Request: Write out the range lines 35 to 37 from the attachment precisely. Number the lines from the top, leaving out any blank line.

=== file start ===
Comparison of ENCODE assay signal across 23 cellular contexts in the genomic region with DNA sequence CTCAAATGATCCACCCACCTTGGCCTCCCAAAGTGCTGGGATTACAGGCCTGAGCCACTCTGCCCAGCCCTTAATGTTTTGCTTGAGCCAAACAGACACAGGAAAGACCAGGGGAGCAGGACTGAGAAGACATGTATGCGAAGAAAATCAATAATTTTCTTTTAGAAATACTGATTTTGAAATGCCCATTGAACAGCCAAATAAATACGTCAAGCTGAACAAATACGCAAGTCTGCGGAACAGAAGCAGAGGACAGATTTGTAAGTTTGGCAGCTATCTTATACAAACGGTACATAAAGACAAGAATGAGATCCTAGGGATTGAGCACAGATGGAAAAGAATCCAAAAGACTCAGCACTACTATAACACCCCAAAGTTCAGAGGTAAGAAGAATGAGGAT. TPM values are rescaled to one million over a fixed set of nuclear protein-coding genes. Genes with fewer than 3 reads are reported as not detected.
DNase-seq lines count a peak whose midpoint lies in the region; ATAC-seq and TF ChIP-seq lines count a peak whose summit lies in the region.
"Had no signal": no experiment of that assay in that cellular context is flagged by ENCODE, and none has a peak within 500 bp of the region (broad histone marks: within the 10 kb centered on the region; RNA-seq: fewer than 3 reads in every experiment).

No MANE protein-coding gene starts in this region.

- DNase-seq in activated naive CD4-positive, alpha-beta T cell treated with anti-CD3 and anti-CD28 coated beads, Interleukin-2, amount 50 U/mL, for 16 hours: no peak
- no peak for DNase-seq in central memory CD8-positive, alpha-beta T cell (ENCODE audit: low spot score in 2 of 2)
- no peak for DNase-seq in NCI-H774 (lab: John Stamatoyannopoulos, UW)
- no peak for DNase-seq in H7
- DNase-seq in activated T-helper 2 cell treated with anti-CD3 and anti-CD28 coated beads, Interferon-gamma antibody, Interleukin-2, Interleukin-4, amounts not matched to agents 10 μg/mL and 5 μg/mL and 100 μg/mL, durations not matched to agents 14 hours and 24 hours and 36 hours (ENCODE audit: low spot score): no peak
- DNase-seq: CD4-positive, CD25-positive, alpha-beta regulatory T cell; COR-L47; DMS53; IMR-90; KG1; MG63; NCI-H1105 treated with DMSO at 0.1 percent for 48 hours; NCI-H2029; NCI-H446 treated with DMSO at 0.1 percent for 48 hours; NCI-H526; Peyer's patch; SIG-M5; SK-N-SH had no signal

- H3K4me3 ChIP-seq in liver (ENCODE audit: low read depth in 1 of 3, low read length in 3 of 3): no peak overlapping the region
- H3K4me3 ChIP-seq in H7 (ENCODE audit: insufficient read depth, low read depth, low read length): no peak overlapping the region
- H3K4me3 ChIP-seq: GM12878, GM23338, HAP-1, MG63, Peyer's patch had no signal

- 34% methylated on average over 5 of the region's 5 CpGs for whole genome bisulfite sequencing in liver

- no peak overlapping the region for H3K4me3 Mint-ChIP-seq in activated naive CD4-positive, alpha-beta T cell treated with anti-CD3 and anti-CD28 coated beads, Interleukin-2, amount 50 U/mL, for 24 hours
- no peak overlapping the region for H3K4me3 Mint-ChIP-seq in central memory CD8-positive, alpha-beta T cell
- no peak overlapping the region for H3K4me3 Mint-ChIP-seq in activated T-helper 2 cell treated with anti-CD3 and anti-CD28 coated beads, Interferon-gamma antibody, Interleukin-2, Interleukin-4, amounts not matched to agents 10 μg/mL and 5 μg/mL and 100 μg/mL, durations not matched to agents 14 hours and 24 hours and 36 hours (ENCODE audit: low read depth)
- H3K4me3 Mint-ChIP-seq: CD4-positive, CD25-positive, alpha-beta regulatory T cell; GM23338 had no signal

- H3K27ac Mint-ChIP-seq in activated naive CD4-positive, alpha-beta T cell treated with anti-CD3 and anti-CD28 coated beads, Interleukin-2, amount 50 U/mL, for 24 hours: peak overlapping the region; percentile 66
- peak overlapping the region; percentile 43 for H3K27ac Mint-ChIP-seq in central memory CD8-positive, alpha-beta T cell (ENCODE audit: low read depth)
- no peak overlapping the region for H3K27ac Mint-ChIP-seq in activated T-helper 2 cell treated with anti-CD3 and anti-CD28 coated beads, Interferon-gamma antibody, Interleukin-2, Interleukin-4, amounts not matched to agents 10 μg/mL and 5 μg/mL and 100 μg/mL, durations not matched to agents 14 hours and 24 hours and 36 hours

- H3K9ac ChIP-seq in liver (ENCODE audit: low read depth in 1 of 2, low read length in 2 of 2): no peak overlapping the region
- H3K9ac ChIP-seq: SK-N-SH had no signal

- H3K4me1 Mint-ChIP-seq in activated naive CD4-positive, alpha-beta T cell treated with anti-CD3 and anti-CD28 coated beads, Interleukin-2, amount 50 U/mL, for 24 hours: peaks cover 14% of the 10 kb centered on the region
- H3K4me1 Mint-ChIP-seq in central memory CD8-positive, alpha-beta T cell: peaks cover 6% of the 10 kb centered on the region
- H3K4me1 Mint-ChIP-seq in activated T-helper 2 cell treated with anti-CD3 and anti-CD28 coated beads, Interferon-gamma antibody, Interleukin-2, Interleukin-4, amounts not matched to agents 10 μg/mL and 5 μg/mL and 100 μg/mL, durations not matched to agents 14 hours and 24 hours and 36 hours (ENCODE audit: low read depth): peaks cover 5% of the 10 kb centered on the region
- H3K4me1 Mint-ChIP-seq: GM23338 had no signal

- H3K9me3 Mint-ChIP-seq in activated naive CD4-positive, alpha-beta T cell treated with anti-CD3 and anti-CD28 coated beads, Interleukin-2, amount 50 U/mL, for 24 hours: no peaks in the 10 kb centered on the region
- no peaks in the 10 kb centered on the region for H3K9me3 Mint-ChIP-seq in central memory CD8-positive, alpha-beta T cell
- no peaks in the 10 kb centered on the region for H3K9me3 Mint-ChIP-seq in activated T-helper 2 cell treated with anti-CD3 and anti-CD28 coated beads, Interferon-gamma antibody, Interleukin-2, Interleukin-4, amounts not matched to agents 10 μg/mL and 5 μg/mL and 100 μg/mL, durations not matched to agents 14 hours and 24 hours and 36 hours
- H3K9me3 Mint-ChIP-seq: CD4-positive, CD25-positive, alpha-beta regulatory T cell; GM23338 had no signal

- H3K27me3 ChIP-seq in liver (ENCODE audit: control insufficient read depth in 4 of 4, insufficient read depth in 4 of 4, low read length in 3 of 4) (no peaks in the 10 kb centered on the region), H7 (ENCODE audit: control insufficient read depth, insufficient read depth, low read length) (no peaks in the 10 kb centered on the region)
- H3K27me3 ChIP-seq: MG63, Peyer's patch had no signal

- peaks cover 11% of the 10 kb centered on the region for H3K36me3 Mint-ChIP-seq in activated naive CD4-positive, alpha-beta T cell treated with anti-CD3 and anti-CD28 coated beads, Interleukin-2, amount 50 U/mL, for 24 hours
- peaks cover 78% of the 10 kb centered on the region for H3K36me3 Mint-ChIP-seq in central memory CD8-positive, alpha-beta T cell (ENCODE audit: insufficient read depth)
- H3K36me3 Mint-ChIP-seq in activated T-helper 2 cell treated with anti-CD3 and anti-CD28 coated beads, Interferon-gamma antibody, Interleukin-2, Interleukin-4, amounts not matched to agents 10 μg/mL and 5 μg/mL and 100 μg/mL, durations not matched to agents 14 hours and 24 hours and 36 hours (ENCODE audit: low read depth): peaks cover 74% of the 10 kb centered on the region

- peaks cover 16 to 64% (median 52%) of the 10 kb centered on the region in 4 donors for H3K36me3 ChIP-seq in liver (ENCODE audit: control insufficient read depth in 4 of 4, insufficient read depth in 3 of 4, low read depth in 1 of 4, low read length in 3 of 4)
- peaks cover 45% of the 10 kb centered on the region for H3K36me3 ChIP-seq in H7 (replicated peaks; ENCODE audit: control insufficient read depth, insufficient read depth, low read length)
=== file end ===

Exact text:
- peaks cover 78% of the 10 kb centered on the region for H3K36me3 Mint-ChIP-seq in central memory CD8-positive, alpha-beta T cell (ENCODE audit: insufficient read depth)
- H3K36me3 Mint-ChIP-seq in activated T-helper 2 cell treated with anti-CD3 and anti-CD28 coated beads, Interferon-gamma antibody, Interleukin-2, Interleukin-4, amounts not matched to agents 10 μg/mL and 5 μg/mL and 100 μg/mL, durations not matched to agents 14 hours and 24 hours and 36 hours (ENCODE audit: low read depth): peaks cover 74% of the 10 kb centered on the region

- peaks cover 16 to 64% (median 52%) of the 10 kb centered on the region in 4 donors for H3K36me3 ChIP-seq in liver (ENCODE audit: control insufficient read depth in 4 of 4, insufficient read depth in 3 of 4, low read depth in 1 of 4, low read length in 3 of 4)